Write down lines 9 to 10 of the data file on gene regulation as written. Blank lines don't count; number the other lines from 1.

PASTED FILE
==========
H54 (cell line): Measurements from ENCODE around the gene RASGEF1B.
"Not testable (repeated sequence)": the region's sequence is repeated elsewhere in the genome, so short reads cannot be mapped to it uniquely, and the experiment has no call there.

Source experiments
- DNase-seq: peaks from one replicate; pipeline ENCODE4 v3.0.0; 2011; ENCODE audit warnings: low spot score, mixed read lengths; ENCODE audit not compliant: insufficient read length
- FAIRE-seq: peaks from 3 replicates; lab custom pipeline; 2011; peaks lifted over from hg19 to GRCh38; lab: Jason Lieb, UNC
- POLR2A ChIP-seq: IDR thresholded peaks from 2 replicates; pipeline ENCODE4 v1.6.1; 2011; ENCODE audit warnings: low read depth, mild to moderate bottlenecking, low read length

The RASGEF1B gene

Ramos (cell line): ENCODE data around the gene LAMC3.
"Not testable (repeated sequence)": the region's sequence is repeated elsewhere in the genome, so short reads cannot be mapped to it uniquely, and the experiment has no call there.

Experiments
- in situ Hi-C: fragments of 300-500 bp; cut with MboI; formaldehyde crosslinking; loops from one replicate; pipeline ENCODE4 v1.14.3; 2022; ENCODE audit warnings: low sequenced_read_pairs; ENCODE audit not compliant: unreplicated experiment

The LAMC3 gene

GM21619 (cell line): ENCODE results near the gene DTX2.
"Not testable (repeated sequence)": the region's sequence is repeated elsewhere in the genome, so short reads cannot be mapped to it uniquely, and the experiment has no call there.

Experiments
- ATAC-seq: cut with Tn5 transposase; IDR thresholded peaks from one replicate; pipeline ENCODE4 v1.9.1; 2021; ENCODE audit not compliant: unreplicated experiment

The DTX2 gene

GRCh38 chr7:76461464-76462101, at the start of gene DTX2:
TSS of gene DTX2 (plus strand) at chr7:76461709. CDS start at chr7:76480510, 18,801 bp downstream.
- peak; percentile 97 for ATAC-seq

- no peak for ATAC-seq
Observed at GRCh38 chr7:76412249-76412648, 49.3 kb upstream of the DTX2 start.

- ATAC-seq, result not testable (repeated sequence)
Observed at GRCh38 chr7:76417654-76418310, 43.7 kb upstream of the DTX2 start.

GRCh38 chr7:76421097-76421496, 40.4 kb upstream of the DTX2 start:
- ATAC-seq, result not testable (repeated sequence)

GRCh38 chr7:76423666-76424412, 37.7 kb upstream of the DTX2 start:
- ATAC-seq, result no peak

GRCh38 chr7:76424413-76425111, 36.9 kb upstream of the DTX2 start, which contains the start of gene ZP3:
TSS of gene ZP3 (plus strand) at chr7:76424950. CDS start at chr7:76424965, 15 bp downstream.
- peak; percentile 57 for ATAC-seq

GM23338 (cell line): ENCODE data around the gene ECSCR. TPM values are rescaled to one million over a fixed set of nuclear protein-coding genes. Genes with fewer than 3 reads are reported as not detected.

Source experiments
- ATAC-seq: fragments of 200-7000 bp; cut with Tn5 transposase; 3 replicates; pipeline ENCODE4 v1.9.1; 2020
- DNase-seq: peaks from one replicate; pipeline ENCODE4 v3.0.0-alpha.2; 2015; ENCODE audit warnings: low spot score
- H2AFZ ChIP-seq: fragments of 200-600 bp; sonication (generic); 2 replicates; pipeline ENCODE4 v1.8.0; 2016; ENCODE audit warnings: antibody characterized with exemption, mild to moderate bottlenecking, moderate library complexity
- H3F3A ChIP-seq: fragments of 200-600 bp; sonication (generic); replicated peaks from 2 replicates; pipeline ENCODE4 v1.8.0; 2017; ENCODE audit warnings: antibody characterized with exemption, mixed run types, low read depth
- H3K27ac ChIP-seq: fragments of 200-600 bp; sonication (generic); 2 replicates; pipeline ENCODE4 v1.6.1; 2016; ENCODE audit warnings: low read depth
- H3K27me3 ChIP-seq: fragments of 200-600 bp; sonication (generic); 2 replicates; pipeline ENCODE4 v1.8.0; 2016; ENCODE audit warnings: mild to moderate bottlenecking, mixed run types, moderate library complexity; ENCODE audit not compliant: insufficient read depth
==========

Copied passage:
"Not testable (repeated sequence)": the region's sequence is repeated elsewhere in the genome, so short reads cannot be mapped to it uniquely, and the experiment has no call there.

Experiments